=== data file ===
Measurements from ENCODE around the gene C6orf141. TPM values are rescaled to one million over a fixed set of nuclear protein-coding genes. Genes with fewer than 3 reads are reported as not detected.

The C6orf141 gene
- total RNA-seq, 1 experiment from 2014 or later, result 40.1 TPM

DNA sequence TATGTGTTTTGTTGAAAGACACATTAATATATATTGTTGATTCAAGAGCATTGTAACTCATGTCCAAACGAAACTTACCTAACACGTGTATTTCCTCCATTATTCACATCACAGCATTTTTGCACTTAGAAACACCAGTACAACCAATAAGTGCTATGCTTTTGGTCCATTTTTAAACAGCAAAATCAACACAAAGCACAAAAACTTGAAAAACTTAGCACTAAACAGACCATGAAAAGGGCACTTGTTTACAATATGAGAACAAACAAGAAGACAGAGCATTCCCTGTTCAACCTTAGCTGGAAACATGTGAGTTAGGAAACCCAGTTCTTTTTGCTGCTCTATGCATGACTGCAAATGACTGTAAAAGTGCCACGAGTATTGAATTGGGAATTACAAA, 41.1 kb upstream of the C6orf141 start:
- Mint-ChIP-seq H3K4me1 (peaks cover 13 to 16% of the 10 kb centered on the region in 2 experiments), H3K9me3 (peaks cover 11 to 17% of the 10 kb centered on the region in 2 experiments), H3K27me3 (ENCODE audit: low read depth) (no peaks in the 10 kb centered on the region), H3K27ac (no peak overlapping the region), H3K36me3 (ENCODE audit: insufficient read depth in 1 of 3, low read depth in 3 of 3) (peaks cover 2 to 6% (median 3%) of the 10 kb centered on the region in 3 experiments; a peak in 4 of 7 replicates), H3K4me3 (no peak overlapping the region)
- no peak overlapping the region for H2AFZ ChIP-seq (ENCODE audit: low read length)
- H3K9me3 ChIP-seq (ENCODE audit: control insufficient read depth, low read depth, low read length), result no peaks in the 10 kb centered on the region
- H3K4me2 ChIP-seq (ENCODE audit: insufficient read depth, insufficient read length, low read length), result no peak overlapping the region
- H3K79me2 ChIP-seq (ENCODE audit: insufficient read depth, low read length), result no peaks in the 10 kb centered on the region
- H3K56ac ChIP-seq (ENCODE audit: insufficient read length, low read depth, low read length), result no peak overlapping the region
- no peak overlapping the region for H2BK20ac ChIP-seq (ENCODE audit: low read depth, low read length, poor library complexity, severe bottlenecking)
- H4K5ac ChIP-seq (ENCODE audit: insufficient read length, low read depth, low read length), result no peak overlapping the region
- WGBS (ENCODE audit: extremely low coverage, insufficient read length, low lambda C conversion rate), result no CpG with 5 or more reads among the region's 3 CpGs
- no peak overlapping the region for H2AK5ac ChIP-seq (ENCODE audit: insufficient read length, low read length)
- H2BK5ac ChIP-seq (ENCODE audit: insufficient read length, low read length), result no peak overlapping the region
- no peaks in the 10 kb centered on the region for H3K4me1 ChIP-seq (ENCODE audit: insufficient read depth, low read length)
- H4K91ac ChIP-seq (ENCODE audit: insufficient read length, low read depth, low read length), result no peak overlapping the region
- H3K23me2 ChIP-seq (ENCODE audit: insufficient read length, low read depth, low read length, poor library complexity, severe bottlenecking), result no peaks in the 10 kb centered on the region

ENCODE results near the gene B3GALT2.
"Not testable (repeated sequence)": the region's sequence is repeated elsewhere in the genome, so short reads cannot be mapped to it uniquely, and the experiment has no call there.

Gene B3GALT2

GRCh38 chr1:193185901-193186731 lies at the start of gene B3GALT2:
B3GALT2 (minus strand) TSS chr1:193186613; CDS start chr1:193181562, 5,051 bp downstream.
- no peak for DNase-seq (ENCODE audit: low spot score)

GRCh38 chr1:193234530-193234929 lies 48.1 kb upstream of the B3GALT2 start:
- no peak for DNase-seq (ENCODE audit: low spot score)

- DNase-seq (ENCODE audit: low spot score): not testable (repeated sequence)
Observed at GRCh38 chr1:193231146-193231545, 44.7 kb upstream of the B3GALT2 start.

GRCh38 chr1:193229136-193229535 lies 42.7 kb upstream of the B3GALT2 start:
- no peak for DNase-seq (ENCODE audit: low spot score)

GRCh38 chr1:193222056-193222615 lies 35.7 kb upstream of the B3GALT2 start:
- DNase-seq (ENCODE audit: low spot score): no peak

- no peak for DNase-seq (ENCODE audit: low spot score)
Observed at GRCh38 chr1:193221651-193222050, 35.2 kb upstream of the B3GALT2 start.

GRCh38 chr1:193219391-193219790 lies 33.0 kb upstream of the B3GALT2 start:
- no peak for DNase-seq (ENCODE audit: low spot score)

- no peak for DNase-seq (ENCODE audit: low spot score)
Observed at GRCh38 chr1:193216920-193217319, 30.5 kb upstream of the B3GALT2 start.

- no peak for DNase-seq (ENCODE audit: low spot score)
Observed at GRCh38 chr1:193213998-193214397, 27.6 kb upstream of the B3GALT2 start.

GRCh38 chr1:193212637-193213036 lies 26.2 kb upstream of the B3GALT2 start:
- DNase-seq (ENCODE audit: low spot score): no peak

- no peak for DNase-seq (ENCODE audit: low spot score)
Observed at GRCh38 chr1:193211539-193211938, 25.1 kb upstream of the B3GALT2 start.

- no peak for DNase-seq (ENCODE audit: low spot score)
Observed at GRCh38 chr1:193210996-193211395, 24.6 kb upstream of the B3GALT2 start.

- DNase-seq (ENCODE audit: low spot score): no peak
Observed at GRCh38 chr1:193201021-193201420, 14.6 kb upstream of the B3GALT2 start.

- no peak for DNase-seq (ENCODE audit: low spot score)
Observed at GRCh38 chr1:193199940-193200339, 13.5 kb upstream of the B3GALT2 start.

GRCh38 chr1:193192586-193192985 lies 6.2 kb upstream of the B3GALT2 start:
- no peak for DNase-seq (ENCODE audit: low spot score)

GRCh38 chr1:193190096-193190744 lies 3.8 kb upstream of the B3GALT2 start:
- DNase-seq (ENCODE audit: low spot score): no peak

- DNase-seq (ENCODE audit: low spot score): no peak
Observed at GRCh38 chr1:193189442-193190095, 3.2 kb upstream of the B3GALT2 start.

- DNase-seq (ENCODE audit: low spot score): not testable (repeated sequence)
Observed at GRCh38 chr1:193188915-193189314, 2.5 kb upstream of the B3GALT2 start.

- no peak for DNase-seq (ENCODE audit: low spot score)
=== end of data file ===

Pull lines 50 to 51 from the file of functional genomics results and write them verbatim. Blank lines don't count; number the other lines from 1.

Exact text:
Observed at GRCh38 chr1:193199940-193200339, 13.5 kb upstream of the B3GALT2 start.

GRCh38 chr1:193192586-193192985 lies 6.2 kb upstream of the B3GALT2 start: